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American musical RENT reaches out to Slovak audiences

RENT, the smash-hit Broadway musical by writer/composer Jonathan Larson, opened this weekend for a limited engagement at Bratislava's Istropolis Theatre, adding Slovakia to the growing list of countries the musical has taken by storm since its original premiere in 1996.

Soňa Jányová in rehearsals.
photo: SITA

RENT, the smash-hit Broadway musical by writer/composer Jonathan Larson, opened this weekend for a limited engagement at Bratislava's Istropolis Theatre, adding Slovakia to the growing list of countries the musical has taken by storm since its original premiere in 1996.

Based on the opera La Boheme by Giacomo Puccini, RENT tells the story of eight poor young artists struggling to survive, and overcoming loss through love and friendship. But instead of turn-of-the-century Paris, where La Boheme was set, the events take place in one of New York City's most artistic neighborhoods in the early 1990s. Characters who were poets, painters and philosophers in the opera are replaced with musicians, filmmakers and street artists. And the main female role, Mimi, is afflicted not with tuberculosis but AIDS, as are many of the other characters.

RENT broke new ground as one of the first Broadway musicals to feature openly gay, bisexual, lesbian and transgendered characters, who were played by an ethnically and racially diverse cast. Some credit its exuberant performers, intense themes of hopelessness and despair during the dark years of the AIDS crisis, and poignant music and lyrics with the surge in popularity musical theatre has experienced among young audiences.

RENT was also a critical success from the very beginning. Time magazine called it "a breakthrough" and The New York Times proclaimed it "an exhilirating landmark". John Lahr of The New Yorker wrote: "The show features, among forty well-sung numbers, three songs that are as passionate, unpretentious and powerful as anything I've heard in musical theatre for more than a decade." RENT was also showered with awards, such as the Pulitzer Prize for Drama and four Tonys, including Best Musical.

But, in an agonizing twist of fate that has added to RENT's mystique, the show's creator, Jonathan Larson, never lived to see its success.

After seven years of hard work and sacrifice on the musical, he collapsed while at a rehearsal one week before its first preview. At first, he was diagnosed with food poisoning, which later, after a second incident, was rediagnosed as a viral infection. But a few days later, at the final dress rehearsal, Larson conducted an interview with a newspaper reporter and went home feeling exhausted. He died an hour later. He was just 35.

RENT is the story of eight poor young artists struggling to survive.
photo: SITA

The cause of death was eventually discovered to have been an aortic aneurysm, a bulge in the major artery that runs through the centre of the body that can burst if not surgically repaired. The hospitals that treated Larson were ultimately fined for negligence, and his family planned to sue for $250 million.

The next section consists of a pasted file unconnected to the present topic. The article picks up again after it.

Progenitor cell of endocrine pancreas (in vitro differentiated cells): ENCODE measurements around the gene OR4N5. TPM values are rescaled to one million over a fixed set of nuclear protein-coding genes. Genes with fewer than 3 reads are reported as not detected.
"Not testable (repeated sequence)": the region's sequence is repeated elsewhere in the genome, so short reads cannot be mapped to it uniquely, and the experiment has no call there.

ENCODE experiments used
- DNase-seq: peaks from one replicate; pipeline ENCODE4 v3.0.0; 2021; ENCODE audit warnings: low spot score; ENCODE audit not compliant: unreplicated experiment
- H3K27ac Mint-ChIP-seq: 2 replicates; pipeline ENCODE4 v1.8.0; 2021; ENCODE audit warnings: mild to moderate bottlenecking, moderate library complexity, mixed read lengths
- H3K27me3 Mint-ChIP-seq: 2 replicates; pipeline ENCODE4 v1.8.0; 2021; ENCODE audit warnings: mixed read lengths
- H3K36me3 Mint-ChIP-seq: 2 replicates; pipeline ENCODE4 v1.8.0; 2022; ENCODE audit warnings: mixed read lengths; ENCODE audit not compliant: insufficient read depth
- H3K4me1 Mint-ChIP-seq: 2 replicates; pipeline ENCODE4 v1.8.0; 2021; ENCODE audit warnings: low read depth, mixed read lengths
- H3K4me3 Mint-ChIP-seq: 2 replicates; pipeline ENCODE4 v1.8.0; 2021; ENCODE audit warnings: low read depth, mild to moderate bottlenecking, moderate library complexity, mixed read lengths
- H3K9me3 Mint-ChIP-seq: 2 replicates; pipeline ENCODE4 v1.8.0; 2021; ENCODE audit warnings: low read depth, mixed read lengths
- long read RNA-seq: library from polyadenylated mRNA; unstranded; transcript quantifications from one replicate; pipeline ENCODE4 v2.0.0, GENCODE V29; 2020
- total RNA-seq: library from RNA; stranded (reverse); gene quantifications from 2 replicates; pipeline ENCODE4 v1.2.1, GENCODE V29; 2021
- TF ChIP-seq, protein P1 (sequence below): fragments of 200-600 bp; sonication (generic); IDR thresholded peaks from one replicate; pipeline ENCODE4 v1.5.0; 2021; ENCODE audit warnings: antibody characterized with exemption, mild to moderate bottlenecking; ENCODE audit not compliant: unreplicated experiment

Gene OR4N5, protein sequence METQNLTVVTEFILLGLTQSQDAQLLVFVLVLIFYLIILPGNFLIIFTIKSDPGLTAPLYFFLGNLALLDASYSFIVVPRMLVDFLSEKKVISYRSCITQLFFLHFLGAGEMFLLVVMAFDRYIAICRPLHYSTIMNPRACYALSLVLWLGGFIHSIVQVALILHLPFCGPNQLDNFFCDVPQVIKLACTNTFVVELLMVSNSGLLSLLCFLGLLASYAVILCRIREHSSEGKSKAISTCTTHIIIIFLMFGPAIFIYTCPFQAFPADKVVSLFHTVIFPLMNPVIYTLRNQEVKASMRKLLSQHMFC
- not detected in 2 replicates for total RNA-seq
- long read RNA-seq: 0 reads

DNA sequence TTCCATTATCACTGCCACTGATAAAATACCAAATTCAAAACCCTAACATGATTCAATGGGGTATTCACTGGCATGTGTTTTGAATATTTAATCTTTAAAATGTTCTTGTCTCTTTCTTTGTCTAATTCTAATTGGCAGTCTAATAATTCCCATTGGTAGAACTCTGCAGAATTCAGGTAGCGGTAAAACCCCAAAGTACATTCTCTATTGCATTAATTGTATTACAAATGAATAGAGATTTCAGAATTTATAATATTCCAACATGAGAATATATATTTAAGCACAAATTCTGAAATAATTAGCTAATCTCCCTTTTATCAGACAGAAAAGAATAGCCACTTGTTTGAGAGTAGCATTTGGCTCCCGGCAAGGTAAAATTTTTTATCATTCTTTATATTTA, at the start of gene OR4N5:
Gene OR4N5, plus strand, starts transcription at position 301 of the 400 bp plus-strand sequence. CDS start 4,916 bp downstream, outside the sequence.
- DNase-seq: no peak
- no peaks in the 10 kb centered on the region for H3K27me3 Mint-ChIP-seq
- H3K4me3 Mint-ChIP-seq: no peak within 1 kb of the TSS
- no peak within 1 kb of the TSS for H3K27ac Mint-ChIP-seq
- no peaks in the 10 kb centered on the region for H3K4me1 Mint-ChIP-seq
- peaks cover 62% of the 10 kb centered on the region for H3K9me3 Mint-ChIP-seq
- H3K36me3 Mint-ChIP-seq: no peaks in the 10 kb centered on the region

Since becoming a dominant force on Broadway, RENT has toured successfully across North America and been mounted abroad in at least twenty countries, including venues as far away as China and New Zealand. The Slovak production is its latest international premiere.

"It's a very real story about very real people, who are consumed by very real concerns," the Slovak production's director, Patrik Lančarič, told the TASR newswire. "The characters are like all of us: they pay rent, they fall in love, and they want to achieve something in life."

Over nearly a year of rehearsals, Lančarič, a respected theatre director who recently branched out into film direction with Rozhovor s nepriateľom (Meeting the Enemy), has led a cast that features some of the local scene's most prominent musical theatre stars.

The role of Roger Davis, the HIV+ musician desperate to write one last meaningful song, is played by Dušan Vitázek, a Slovak singer and graduate of the Janáček Academy of Music and Arts in Brno; Mark, a filmmaker and the musical's narrator, is portrayed by Vladimír Volečko, a Czech singer who's been performing musicals for almost ten years; Mimi, an HIV+ stripper and heroine junkie who falls in love with Roger, is performed by Michaela Horká, a Czech singer who had a successful two-year run in the musical Galileo Galilei; and Maureen, a performance artist and Mark's bisexual ex-girlfriend, is brought to life by Soňa Jányova, who's performed in several musicals across Slovakia and the Czech Republic.

The other cast members include Petr Brychta in the role of Angel; Lenka Rakárová as Joanne; and Ján Slezák as Benny.

"It's often the case that foreign productions focus primarily on the performers' singing ability rather than on acting," said Milan Ješko, who translated the text, and plays the role of Roger and Mark's friend Tom Collins. "Our cast can both sing and act, and that's why I think the audience is going to find this to be much more understandable."

In a first for Slovak musicals, the show is accompanied by a live band, led by music director Mikael Langs from Finland.

"This will definitely not be your typical karaoke musical," Lančarič joked.


RENT premiered in the Istropolis Theatre on March 1. It makes the first stop on its national tour in Trenčín on March 5, and then continues on to Dolný Kubín, Prešov and Banská Bystrica, among other cities, before returning to Bratislava on March 14. For more information, visit www.muzikalrent.sk. For tickets, go to www.ticketportal.sk.

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